The world still trusts the quality of China's products despite a string of recalls in recent months, a senior Chinese official has said.
"During the first eight months of this year, China's exports grew by 23.3 percent, which shows that our exports have not been hit by these recalls," said Wei Chuanzhong, vice minister of the General Administration of Quality Supervision, Inspection and Quarantine (AQSIQ).
Speaking at a press conference in the Chinese embassy in Washington DC on Monday, he said: "Some Chinese manufacturers said they had received even more orders and their workers are busy trying to meet them."
Wei stressed that the Chinese government had strengthened measures to ensure product safety.
Some of the toys recalled in the U.S. were because of real quality and safety concerns. But the majority of them were recalled because of design faults or the difference between safety standards in China and the U.S., he said.
U.S.-based toy giant Mattel has recalled about 22 million China-made toys this year. But it apologized formally to China because a vast majority of the recalls were because of design flaws.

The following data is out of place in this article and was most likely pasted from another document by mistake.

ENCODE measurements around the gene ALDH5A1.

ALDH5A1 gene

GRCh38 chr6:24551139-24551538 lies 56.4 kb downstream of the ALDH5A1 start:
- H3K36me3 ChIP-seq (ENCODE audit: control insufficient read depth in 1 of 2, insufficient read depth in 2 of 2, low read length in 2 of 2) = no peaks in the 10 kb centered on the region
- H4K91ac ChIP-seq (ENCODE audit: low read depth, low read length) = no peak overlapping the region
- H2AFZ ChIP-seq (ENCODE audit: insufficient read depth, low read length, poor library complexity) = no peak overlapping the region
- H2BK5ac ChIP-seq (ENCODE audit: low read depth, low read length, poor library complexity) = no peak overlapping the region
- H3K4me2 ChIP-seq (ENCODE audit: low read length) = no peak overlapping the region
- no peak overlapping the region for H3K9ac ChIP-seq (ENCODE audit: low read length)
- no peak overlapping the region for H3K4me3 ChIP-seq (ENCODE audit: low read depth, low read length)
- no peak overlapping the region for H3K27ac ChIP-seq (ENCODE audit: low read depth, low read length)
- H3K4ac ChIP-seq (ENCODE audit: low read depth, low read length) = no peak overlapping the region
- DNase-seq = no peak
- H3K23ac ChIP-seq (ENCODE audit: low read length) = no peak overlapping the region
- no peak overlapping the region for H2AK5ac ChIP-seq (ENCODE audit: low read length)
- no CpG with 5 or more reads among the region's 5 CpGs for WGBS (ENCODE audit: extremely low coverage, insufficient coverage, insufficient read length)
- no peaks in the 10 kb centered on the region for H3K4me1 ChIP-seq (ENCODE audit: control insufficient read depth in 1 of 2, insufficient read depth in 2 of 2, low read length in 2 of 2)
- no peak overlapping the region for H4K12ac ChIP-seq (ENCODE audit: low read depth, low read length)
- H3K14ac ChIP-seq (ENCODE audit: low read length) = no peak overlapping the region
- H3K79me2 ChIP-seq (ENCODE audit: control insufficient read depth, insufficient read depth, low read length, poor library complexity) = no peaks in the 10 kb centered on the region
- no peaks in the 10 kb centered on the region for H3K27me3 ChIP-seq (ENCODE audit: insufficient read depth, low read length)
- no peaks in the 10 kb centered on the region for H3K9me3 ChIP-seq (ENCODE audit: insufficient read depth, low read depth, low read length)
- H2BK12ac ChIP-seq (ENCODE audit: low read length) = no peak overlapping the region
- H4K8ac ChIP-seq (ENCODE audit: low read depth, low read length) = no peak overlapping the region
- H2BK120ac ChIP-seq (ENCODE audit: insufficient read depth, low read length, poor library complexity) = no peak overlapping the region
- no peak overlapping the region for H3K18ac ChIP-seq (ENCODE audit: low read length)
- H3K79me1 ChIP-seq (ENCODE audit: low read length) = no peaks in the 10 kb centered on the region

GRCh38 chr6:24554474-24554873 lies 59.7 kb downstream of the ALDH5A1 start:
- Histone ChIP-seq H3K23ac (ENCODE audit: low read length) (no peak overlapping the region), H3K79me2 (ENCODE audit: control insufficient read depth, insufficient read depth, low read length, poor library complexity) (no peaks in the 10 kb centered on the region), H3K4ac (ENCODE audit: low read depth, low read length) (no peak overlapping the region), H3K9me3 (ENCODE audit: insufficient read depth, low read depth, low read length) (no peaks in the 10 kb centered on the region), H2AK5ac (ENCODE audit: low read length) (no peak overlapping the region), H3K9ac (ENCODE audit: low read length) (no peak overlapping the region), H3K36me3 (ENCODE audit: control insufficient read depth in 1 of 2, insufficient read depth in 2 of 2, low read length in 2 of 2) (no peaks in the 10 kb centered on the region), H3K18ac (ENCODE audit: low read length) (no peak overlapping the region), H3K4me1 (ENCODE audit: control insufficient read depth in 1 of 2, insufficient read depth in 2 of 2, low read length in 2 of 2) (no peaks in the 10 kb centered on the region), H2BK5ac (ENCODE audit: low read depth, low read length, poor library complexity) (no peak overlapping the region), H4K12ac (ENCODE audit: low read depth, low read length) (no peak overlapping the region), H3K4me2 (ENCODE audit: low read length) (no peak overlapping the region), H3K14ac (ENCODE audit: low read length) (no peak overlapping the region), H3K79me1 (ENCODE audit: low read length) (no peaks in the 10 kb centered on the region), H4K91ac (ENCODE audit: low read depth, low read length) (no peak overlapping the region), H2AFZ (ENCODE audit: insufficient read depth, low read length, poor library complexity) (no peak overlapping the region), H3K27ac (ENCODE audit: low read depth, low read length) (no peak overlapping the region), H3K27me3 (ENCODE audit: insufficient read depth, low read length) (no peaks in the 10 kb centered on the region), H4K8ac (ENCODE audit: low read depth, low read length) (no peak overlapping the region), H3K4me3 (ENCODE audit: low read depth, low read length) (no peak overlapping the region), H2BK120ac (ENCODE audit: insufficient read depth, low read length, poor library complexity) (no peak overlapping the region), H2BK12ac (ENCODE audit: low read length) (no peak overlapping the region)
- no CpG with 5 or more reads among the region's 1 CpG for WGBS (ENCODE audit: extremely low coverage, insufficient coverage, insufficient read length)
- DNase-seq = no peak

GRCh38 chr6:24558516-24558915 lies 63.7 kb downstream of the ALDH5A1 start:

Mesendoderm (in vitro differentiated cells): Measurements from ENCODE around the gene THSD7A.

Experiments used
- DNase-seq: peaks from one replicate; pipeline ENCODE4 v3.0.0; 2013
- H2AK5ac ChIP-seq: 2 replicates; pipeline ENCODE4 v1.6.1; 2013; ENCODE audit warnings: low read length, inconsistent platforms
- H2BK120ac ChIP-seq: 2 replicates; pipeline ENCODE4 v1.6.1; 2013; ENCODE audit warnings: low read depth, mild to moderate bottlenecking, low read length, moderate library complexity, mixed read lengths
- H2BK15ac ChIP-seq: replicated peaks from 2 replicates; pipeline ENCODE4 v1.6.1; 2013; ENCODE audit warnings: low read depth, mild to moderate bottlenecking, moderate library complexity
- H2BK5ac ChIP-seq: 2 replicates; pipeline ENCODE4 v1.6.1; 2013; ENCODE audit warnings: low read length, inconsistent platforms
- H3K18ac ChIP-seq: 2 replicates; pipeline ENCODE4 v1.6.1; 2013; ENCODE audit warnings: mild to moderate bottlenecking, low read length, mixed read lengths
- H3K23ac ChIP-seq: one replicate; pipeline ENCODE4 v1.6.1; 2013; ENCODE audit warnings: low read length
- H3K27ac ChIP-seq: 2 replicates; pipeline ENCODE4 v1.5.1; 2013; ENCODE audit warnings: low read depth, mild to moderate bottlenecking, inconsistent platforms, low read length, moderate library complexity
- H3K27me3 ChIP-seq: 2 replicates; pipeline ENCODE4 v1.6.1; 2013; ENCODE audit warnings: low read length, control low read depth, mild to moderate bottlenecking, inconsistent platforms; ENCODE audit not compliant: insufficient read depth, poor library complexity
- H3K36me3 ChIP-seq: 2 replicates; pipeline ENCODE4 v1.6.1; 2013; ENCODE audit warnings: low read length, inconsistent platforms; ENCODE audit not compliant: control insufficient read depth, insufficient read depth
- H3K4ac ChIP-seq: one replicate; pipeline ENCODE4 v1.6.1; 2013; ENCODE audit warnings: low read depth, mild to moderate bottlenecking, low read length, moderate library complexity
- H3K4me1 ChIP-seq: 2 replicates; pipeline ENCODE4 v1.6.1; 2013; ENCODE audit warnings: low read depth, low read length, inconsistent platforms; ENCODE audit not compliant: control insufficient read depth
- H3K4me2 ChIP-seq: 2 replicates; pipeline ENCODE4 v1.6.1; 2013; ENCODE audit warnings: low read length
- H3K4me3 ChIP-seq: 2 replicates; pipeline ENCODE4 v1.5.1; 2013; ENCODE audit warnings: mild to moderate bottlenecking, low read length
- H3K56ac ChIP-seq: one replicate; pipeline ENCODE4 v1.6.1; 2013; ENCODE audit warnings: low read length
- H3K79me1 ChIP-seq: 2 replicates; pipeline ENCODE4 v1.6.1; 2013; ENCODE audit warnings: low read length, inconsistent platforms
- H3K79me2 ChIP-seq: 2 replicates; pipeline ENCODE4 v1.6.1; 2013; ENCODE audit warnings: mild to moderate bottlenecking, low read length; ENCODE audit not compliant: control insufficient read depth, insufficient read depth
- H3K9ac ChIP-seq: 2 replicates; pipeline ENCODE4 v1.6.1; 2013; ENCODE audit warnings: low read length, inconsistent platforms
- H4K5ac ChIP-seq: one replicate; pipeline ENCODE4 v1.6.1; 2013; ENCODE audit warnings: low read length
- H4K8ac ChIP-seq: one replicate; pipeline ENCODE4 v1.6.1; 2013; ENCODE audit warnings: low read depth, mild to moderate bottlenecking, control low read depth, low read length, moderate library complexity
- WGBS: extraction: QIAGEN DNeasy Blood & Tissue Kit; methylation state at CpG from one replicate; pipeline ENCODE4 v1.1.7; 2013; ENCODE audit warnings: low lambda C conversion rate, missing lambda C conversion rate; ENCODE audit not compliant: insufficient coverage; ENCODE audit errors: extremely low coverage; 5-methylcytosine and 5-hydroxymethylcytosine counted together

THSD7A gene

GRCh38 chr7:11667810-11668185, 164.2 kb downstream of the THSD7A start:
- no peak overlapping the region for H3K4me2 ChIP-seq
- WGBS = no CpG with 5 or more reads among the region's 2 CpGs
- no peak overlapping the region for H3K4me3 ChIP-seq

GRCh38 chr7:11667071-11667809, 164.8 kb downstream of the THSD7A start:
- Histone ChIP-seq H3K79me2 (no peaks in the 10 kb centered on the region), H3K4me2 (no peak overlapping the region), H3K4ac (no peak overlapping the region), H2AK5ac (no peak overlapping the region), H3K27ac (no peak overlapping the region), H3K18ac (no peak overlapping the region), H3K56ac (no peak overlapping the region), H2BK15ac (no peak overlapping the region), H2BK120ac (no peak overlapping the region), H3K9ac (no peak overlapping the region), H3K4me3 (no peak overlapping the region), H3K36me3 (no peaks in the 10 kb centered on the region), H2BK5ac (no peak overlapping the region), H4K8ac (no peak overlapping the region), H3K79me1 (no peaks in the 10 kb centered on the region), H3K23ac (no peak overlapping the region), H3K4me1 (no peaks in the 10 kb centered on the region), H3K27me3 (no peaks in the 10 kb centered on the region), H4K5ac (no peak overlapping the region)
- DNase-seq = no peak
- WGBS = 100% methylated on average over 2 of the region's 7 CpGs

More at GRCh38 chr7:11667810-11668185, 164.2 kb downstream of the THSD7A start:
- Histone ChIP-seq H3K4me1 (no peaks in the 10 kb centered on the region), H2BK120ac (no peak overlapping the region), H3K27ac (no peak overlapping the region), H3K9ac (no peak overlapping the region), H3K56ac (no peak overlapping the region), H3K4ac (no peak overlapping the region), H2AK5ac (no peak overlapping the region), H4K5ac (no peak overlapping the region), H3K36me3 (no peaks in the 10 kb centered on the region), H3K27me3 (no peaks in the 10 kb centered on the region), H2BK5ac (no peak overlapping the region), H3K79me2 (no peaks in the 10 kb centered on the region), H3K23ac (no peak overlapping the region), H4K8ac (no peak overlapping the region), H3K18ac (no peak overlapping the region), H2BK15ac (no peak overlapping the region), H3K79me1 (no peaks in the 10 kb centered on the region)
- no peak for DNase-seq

In another development, the deputy director of AQSIQ's import and export food safety bureau, Li Chaowei, said China is eager to learn from advanced global experiences in food quality management, including the European Union's rapid alert system for food and feed (RASFF) and the US food recall system.
"Apart from increasing trade globalization we also have to become more familiar with the food management systems of other countries and regions to improve the quality of exports," Li told a three-day workshop on RASFF in Beijing Tuesday.
The RASFF notifies not only member states, but also other countries of problem goods to ensure their removal from shelves and protect consumers, head of the alert system Jose Luis de Felipe said.
It has sent officials to Bangkok, Buenos Aires and Beijing this year to help have such a system in place. "The idea behind these seminars is first of all to share our experience with other countries," De Felipe told a news conference.
"The long-term intention is to create some kind of regional network, like we have in the EU, in order to create a worldwide alert system, which can be set up and probably managed by the World Health Organization with (the help of other) international institutions," he said.
Li said China, too, has a similar food safety alert system but international collaboration is important.
China takes food safety seriously and has begun a nationwide campaign, but "there still is a long way to go".
Several government departments in China are responsible for food safety, and they have their own networks for information exchange and communication, he said.
"We need a more integrated information exchange network on the national level to ensure food safety and a rapid response," he said.
Source: China Daily/Agencies